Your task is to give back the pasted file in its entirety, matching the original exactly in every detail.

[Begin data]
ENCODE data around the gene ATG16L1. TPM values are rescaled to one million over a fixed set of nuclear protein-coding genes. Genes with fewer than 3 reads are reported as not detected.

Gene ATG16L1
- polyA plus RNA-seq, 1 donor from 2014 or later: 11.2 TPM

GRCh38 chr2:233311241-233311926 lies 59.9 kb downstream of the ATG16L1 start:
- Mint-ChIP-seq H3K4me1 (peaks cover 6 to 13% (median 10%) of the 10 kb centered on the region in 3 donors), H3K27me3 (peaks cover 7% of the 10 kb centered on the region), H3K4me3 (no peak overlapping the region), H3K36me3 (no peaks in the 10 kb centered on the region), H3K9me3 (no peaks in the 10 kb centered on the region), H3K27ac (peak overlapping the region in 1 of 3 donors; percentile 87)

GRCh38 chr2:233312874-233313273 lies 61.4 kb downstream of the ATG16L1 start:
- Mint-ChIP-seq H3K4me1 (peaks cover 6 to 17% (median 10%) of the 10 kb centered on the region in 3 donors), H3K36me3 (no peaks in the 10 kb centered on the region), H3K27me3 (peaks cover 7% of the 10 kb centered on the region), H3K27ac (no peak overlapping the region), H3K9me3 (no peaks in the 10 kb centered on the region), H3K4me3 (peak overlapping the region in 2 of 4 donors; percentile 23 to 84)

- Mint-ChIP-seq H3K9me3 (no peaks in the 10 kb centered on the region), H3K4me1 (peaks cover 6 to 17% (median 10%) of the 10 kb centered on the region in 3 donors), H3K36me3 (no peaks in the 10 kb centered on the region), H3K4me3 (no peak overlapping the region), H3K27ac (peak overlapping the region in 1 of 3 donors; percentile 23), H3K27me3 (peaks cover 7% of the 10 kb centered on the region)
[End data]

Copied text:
ENCODE data around the gene ATG16L1. TPM values are rescaled to one million over a fixed set of nuclear protein-coding genes. Genes with fewer than 3 reads are reported as not detected.

Gene ATG16L1
- polyA plus RNA-seq, 1 donor from 2014 or later: 11.2 TPM

GRCh38 chr2:233311241-233311926 lies 59.9 kb downstream of the ATG16L1 start:
- Mint-ChIP-seq H3K4me1 (peaks cover 6 to 13% (median 10%) of the 10 kb centered on the region in 3 donors), H3K27me3 (peaks cover 7% of the 10 kb centered on the region), H3K4me3 (no peak overlapping the region), H3K36me3 (no peaks in the 10 kb centered on the region), H3K9me3 (no peaks in the 10 kb centered on the region), H3K27ac (peak overlapping the region in 1 of 3 donors; percentile 87)

GRCh38 chr2:233312874-233313273 lies 61.4 kb downstream of the ATG16L1 start:
- Mint-ChIP-seq H3K4me1 (peaks cover 6 to 17% (median 10%) of the 10 kb centered on the region in 3 donors), H3K36me3 (no peaks in the 10 kb centered on the region), H3K27me3 (peaks cover 7% of the 10 kb centered on the region), H3K27ac (no peak overlapping the region), H3K9me3 (no peaks in the 10 kb centered on the region), H3K4me3 (peak overlapping the region in 2 of 4 donors; percentile 23 to 84)

- Mint-ChIP-seq H3K9me3 (no peaks in the 10 kb centered on the region), H3K4me1 (peaks cover 6 to 17% (median 10%) of the 10 kb centered on the region in 3 donors), H3K36me3 (no peaks in the 10 kb centered on the region), H3K4me3 (no peak overlapping the region), H3K27ac (peak overlapping the region in 1 of 3 donors; percentile 23), H3K27me3 (peaks cover 7% of the 10 kb centered on the region)